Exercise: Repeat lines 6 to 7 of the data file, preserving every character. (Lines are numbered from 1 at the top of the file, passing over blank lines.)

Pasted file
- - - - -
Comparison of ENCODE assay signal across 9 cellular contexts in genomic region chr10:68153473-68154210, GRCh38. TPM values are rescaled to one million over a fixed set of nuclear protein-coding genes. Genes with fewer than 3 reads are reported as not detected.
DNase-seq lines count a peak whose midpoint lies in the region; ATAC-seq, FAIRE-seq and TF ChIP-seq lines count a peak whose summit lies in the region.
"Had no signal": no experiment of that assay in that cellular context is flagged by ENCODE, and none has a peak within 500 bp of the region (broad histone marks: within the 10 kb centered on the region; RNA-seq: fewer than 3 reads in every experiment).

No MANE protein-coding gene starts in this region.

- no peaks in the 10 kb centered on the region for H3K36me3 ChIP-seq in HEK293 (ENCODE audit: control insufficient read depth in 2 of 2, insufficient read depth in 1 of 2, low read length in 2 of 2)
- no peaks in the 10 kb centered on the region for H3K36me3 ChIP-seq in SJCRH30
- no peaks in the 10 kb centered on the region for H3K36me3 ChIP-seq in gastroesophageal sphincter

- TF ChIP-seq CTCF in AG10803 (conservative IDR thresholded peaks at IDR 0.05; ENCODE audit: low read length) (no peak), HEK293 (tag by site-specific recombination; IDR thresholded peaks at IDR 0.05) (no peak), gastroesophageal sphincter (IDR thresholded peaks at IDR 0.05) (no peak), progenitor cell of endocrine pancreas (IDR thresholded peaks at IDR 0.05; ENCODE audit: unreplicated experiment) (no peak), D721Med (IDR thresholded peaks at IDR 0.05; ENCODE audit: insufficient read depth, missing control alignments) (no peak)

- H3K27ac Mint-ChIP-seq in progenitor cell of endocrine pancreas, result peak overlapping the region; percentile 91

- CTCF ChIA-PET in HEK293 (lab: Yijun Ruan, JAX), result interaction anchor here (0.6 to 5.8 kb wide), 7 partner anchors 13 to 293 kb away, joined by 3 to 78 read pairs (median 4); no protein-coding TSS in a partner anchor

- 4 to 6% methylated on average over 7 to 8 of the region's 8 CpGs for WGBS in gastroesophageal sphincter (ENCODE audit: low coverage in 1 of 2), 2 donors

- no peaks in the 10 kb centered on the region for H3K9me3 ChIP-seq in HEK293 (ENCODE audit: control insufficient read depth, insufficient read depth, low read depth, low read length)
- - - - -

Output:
- no peaks in the 10 kb centered on the region for H3K36me3 ChIP-seq in SJCRH30
- no peaks in the 10 kb centered on the region for H3K36me3 ChIP-seq in gastroesophageal sphincter